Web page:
Big Board

Definition

The oldest and largest stock exchange in the U.S., located on Wall Street in New York City. The Big Board is responsible for setting policy, supervising member activities, listing securities, overseeing the transfer of member seats, and evaluating applicants. It traces its origins back to 1792, when a group of brokers met under a tree at the tip of Manhattan and signed an agreement to trade securities. Unlike some of the newer exchanges, the Big Board still uses a large trading floor in order to conduct its transactions. It is here that the representatives of buyers and sellers, professionals known as brokers, meet and shout out prices at one another in order to strike a deal. This is called the open outcry system and it usually produces fair market pricing. In order to facilitate the exchange of stocks, the Big Board employs individuals called specialists who are assigned to manage the buying and selling of specific stocks and to buy those stocks when no one else will. Of the exchanges, the Big Board has the most stringent set of requirements in place for the companies whose stocks it lists, and even meeting these requirements is not a guarantee that the Big Board will list the company. also called New York Stock Exchange (NYSE).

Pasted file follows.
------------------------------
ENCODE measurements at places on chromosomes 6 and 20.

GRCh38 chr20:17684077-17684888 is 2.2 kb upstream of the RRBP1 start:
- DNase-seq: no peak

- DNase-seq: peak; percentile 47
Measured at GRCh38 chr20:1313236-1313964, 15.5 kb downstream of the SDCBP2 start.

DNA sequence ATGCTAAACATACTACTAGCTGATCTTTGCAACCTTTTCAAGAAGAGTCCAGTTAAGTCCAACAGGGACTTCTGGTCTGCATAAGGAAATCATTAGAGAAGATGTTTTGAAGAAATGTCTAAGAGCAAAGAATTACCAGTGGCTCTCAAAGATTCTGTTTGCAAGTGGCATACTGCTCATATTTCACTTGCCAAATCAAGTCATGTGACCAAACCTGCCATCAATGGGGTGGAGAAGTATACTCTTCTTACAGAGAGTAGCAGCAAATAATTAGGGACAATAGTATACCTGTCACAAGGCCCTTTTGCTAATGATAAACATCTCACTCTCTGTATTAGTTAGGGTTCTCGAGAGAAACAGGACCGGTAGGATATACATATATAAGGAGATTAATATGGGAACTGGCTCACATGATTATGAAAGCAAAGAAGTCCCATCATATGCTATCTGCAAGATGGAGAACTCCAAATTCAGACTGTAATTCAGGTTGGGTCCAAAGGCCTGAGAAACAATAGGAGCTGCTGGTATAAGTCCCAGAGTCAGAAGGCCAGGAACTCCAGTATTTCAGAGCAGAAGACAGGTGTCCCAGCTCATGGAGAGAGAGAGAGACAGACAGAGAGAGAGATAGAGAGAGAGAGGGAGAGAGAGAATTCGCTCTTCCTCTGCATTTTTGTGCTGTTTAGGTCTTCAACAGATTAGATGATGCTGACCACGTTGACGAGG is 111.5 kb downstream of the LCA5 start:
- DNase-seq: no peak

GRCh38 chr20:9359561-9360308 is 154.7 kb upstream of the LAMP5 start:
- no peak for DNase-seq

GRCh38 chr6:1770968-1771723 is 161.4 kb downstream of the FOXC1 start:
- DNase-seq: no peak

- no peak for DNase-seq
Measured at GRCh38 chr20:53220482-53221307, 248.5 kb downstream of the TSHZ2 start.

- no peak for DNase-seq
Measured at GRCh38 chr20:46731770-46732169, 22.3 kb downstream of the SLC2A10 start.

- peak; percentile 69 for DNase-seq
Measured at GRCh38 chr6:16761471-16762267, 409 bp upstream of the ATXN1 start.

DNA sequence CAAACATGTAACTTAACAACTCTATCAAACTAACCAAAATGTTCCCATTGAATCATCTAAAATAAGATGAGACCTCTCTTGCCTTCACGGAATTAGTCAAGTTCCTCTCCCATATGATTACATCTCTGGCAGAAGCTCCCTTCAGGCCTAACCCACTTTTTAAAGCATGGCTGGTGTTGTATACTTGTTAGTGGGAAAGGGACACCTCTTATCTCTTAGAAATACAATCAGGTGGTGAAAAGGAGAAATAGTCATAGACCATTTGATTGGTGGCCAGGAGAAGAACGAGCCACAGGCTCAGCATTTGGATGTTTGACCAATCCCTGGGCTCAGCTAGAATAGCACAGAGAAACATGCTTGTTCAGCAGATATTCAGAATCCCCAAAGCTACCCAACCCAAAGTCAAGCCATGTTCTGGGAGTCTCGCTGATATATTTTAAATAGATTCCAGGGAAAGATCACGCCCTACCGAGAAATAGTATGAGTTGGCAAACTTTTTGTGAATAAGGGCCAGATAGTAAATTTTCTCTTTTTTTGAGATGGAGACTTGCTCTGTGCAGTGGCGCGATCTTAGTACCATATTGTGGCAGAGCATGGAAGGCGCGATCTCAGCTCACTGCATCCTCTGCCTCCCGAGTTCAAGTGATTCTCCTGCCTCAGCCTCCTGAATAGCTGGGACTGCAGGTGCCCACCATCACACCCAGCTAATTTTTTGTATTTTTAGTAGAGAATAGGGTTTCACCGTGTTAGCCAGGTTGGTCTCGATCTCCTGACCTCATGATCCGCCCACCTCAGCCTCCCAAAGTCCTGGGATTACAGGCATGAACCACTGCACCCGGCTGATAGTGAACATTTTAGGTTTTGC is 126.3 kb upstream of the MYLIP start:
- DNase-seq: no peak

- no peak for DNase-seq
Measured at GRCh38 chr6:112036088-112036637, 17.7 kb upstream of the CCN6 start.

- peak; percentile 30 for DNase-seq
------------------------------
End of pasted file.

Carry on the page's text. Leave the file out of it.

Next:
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AMEX American Stock Exchange